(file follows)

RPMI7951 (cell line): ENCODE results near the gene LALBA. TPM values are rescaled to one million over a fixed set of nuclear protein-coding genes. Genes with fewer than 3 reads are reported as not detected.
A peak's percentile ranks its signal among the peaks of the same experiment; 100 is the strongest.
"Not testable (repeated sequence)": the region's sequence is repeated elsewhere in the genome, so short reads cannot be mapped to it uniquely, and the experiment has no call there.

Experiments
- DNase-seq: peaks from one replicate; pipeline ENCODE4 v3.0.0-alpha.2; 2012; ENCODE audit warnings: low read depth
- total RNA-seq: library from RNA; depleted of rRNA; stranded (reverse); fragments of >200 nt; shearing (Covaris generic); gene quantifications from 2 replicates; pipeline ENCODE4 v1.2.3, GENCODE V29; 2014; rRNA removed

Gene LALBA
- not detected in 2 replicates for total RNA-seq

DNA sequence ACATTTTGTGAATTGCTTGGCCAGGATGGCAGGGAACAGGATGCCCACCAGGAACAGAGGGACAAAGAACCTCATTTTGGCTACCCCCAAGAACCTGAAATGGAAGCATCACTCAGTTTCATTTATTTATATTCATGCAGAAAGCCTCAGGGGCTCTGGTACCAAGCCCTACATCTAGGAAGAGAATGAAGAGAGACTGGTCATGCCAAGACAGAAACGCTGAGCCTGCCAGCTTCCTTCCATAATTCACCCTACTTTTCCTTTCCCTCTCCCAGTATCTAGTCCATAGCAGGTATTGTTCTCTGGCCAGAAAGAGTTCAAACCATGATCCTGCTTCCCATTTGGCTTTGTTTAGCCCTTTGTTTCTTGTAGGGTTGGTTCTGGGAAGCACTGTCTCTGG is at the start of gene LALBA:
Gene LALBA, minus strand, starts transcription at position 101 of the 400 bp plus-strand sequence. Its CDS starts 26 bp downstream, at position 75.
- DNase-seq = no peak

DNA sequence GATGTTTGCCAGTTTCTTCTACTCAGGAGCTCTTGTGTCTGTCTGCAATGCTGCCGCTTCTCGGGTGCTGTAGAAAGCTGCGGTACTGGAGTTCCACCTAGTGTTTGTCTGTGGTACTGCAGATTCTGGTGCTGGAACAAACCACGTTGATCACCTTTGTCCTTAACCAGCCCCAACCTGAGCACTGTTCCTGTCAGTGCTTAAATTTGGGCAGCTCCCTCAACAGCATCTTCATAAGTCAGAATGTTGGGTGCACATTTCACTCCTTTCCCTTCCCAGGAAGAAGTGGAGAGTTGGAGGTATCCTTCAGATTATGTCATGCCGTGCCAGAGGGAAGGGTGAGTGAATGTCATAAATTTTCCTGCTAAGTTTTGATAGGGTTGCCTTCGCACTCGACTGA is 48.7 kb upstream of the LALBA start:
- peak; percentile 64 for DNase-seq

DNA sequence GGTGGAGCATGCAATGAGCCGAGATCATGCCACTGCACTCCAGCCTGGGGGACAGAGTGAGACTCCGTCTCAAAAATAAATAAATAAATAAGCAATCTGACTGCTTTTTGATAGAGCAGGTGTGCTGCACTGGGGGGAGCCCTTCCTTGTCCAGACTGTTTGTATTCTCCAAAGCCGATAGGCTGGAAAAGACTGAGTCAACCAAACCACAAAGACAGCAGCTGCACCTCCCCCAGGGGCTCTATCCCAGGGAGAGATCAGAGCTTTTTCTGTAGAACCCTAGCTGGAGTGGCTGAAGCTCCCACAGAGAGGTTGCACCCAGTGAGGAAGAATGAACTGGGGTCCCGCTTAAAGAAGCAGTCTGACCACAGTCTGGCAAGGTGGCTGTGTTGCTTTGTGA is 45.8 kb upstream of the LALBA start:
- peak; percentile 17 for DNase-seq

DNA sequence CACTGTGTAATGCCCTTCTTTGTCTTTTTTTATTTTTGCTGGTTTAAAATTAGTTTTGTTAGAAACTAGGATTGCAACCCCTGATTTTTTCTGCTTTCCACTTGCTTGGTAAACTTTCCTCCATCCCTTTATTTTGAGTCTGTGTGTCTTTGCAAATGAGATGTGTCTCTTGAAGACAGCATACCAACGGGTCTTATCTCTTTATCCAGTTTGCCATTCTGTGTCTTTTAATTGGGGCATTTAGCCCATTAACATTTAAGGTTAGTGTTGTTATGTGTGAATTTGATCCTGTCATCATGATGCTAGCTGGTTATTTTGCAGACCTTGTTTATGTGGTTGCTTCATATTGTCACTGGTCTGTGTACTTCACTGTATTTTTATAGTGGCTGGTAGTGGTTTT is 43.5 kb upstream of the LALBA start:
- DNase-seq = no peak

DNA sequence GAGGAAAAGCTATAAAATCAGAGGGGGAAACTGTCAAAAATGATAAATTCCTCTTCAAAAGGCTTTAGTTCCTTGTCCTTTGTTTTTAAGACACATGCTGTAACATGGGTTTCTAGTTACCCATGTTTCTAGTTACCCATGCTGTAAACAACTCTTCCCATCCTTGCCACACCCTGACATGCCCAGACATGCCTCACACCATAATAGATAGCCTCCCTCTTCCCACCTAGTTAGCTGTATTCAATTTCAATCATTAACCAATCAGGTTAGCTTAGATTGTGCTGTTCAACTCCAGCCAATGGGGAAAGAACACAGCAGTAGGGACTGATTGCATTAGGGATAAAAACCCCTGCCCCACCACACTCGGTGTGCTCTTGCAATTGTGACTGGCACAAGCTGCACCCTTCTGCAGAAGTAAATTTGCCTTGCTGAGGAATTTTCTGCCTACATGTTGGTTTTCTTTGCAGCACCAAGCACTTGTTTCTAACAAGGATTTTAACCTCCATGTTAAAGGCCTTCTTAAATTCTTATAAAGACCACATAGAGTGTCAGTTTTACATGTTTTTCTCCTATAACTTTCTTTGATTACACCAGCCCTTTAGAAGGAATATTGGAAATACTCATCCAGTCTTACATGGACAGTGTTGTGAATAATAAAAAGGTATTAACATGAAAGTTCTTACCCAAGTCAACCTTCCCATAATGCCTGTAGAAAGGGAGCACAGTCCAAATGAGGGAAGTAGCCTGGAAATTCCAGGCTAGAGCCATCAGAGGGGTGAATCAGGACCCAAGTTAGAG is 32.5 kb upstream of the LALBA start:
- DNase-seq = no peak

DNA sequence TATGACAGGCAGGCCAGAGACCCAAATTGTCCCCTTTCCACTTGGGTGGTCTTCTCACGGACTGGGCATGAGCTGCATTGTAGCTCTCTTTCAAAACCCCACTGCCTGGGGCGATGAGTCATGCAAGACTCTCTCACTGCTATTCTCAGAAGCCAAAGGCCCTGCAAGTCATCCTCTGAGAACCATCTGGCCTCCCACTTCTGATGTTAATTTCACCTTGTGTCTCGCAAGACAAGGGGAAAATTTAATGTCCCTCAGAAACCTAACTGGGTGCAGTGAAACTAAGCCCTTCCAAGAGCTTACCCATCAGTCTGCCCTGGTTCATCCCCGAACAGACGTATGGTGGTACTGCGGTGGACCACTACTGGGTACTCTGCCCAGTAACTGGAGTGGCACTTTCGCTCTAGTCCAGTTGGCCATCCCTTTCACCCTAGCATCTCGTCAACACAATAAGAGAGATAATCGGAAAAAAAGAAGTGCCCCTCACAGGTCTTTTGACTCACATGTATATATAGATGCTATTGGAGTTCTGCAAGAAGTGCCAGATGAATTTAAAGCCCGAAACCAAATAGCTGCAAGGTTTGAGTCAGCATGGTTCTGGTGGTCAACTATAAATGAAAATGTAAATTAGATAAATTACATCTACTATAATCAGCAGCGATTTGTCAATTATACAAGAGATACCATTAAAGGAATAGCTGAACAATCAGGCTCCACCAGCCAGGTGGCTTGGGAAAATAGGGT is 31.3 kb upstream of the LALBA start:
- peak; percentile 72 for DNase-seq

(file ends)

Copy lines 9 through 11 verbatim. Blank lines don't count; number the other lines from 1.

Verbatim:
DNA sequence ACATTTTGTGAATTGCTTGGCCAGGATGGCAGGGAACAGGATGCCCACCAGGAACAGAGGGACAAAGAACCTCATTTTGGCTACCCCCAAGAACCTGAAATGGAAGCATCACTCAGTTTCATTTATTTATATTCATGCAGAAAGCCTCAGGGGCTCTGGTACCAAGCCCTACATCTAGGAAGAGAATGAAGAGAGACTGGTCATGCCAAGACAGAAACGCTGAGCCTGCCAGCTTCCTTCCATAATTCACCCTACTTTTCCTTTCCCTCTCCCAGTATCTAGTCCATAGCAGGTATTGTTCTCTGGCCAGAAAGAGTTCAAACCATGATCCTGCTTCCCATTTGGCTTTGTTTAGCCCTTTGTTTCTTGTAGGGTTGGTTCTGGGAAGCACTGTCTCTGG is at the start of gene LALBA:
Gene LALBA, minus strand, starts transcription at position 101 of the 400 bp plus-strand sequence. Its CDS starts 26 bp downstream, at position 75.
- DNase-seq = no peak